Federal prosecutors charged a former high-ranking FBI official Tuesday with obstructing justice in the Ruby Ridge case by destroying an internal critique of the deadly siege and ordering a subordinate to make it appear the document had “never existed.”
The accusations were leveled against E. Michael Kahoe, an FBI headquarters official who helped supervise the bloody North Idaho standoff in 1992 and subsequently was assigned to assess the agency’s performance.
A special prosecutor alleges that between January and April 1993, Kahoe destroyed a written FBI “after-action critique” so that it would not be available to prosecutors in the Boise trial of Randy Weaver and Kevin Harris on charges of killing Deputy U.S. Marshal William Degan.
Weaver and Harris were acquitted of that charge.
The government charged that Kahoe not only destroyed his copies of the report but also ordered a subordinate at FBI headquarters, who was not named, “to destroy all copies of the Ruby Ridge after-action critique and to make it appear as if the Ruby Ridge after-action critique never existed.”
The seven-page set of charges against Kahoe contains no hint of what was in the critique.
Boise prosecutors wanted the document to prepare their case and to meet constitutional requirements to turn over to the defense any information that might help clear Weaver or Harris.
The Los Angeles Times reported Tuesday that a plea bargain has been worked out that will allow a special prosecutor to make “a major advance” in an investigation of other FBI officials accused of covering up agency actions after the siege.
Kahoe is charged in a felony criminal information rather than a grand jury indictment.
In many cases, that suggests federal prosecutors may have reached a pleabargaining agreement to have the defendant testify against others in exchange for a lighter sentence.
If a plea bargain has been struck, Kahoe could cooperate in the prosecution of his former FBI colleagues who are under investigation for alleged wrongdoing after the siege.
Four other top FBI officials, including former FBI Deputy Director Larry Potts, remain under investigation by U.S. Attorney Michael Stiles in connection with any cover-up.
At the time the documents allegedly were destroyed, Potts was in line to become the No. 2 official of the FBI.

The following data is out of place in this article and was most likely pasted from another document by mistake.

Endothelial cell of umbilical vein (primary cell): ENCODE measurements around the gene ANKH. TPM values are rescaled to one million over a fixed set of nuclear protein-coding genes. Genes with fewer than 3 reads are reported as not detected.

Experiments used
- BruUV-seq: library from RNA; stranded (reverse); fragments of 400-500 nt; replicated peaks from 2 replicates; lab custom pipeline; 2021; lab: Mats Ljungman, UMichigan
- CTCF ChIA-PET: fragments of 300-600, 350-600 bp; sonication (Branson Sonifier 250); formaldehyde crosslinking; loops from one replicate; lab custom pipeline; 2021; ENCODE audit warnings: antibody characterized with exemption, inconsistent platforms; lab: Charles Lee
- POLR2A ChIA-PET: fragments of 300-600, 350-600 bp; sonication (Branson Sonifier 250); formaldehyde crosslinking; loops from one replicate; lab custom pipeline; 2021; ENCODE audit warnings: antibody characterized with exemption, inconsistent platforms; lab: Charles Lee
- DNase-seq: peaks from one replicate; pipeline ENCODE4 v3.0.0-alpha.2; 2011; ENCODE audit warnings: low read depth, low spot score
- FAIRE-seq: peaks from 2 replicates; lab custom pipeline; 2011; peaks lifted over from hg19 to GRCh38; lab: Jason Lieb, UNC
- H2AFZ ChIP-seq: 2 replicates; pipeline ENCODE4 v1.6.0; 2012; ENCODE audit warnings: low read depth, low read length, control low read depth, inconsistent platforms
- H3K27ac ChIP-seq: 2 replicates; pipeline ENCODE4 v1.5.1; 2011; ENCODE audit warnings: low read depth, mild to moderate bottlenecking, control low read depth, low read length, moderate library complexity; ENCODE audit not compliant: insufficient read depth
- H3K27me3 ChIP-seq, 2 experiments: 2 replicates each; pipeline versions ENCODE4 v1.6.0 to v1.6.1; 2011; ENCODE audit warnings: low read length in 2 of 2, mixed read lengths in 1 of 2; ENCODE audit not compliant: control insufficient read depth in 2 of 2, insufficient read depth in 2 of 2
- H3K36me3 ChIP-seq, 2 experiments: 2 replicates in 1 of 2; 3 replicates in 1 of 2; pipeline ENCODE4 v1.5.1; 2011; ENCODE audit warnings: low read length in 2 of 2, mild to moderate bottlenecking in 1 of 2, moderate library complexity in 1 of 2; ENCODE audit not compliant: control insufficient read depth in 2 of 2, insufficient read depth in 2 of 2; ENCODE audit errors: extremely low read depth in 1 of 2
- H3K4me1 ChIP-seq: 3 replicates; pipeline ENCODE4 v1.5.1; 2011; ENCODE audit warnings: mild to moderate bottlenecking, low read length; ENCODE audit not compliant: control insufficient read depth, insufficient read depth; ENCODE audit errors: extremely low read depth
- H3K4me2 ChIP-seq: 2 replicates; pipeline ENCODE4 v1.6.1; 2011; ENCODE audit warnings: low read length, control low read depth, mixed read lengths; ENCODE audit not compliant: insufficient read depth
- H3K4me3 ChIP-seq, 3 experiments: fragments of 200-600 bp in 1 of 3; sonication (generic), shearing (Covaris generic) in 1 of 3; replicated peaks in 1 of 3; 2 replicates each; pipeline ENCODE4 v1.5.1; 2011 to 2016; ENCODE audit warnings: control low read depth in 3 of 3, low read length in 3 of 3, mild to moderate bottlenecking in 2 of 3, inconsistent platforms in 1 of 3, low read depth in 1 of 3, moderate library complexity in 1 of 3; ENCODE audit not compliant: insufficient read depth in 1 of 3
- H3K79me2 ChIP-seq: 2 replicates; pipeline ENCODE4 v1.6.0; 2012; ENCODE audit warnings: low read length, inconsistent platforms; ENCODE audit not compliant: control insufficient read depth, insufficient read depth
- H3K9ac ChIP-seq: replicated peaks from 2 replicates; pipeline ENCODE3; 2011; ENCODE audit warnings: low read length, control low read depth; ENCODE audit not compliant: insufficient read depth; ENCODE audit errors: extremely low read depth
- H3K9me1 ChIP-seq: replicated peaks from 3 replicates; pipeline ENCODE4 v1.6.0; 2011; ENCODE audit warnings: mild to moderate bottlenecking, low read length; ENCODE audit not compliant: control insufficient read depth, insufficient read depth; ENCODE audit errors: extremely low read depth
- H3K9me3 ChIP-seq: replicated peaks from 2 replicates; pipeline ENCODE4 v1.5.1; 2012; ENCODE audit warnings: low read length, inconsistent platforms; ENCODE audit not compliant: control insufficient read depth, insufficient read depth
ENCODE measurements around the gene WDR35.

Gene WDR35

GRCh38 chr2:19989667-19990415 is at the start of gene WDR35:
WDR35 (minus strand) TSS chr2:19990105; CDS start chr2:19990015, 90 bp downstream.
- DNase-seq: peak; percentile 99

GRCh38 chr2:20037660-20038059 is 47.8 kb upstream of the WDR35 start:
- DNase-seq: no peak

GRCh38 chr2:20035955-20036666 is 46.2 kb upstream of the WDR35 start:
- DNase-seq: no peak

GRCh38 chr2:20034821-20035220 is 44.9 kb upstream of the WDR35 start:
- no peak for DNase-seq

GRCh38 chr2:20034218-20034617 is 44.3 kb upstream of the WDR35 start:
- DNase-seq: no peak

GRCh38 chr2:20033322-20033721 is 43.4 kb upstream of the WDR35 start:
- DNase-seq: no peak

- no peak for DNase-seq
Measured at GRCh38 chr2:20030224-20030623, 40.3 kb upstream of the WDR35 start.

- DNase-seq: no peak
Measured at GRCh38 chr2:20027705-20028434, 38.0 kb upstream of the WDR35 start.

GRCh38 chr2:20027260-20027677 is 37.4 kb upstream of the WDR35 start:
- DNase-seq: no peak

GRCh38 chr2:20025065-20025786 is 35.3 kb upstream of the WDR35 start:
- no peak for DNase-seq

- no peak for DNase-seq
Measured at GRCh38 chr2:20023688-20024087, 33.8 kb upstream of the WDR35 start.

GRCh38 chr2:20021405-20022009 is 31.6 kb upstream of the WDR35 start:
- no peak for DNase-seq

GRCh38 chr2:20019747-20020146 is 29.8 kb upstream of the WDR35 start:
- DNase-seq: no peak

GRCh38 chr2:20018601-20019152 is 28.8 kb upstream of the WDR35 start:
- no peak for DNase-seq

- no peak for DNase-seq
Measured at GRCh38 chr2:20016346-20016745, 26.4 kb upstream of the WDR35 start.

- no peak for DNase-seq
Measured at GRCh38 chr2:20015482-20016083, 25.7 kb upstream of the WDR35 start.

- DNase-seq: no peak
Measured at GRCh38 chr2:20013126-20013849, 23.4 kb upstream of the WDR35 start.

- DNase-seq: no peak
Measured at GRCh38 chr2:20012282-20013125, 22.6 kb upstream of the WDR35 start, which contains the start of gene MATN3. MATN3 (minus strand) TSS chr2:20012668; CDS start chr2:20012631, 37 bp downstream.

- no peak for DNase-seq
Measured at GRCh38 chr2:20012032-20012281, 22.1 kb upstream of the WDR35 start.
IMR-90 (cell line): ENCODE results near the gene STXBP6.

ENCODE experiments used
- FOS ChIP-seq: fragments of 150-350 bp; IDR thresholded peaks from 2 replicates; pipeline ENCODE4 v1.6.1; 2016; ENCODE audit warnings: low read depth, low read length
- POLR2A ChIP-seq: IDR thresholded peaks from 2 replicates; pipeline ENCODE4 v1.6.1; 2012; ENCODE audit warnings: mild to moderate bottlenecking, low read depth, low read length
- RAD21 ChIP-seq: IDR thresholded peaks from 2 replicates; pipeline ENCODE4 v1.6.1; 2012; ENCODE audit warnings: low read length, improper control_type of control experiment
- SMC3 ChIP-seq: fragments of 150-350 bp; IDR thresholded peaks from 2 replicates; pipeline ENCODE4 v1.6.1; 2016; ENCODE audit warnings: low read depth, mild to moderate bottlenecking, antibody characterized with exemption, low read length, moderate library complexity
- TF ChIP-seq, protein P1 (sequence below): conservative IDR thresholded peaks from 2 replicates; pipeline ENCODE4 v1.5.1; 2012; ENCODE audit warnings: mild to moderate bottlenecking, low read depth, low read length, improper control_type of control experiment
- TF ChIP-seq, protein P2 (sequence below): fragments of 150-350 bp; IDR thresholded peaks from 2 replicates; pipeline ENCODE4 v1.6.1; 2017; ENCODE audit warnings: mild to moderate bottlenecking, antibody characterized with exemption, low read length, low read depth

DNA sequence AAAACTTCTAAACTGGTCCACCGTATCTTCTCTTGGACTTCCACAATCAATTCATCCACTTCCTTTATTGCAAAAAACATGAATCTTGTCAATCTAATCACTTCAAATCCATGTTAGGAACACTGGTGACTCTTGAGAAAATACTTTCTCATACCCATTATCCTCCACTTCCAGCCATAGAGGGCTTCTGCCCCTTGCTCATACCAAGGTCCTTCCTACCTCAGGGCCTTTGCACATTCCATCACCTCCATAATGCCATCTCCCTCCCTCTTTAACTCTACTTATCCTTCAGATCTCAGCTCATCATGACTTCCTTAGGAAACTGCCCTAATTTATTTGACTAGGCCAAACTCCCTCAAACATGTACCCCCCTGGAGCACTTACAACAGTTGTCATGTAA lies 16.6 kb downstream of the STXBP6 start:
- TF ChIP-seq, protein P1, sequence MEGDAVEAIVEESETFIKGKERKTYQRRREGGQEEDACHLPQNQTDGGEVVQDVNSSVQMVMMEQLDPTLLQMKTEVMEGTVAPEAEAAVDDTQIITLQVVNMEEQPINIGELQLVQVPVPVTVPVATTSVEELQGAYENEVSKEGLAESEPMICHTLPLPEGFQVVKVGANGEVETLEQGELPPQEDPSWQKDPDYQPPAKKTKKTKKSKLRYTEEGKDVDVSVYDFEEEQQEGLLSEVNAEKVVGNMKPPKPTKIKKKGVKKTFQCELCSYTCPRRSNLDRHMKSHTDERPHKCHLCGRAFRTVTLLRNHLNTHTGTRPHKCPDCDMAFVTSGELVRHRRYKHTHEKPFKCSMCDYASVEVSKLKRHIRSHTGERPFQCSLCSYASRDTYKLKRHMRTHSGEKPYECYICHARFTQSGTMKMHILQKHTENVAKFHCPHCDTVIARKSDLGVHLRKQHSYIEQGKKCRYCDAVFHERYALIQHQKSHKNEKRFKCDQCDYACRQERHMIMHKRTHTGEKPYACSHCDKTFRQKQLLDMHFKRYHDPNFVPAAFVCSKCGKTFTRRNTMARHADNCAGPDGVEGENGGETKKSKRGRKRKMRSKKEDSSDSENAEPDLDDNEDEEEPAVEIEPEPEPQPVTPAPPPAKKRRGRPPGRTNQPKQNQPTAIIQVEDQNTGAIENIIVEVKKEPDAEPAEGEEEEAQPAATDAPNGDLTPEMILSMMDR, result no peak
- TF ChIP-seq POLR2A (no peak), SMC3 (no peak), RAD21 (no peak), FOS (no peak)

FBI Director Louis Freeh, who made that appointment, suspended Potts, Kahoe and two other FBI officials in August 1995, shortly before a congressional hearing.
Kahoe was head of the Jacksonville, Fla., FBI office when he was suspended last year and the case was referred to Stiles for possible criminal prosecution.
Gerry Spence, Weaver’s criminal defense lawyer, said he won’t be satisfied until action is taken for what happened at Ruby Ridge rather than in Washington.
“It appears to me they are charging somebody with a cover-up,” he said of the case against Kahoe.
“But what are they covering up? That’s the question.”
During the standoff with Weaver near Naples, Idaho, FBI sniper Lon Horiuchi shot and killed Weaver’s wife, Vicki, and wounded Weaver and Harris.
The siege began after Weaver’s 14-year-old son, Samuel, and Degan were killed in a gunbattle Aug. 21 as marshals were setting up surveillance equipment near Weaver’s cabin.
At that time, Weaver had been a fugitive for 18 months after failing to appear in U.S. District Court, as he had promised, on charges of making and selling sawed-off shotguns.
No immediate court date has been set for Kahoe to answer the charge of obstruction of justice, which carries a top penalty of 10 years in prison and a $250,000 fine.
Investigators also have reviewed the conduct of agents at Ruby Ridge.
Horiuchi said he hit Vicki Weaver accidentally while aiming at Harris, who was armed.
Potts and the FBI’s field commander at Ruby Ridge, Eugene Glenn, have disagreed under oath whether Potts ordered, as Glenn claims, that agents “could and should” shoot to kill any adult spotted in the open during the siege.
Still suspended and under investigation are:
Potts, who supervised the siege from FBI headquarters.
Danny O. Coulson, Potts’ deputy during the siege.
Gale Richard Evans, a violent crimes unit chief at headquarters at the time.
George Michael “Mike” Baird, an inspector’s aide on a team that conducted an internal investigation of the siege in 1993-94.
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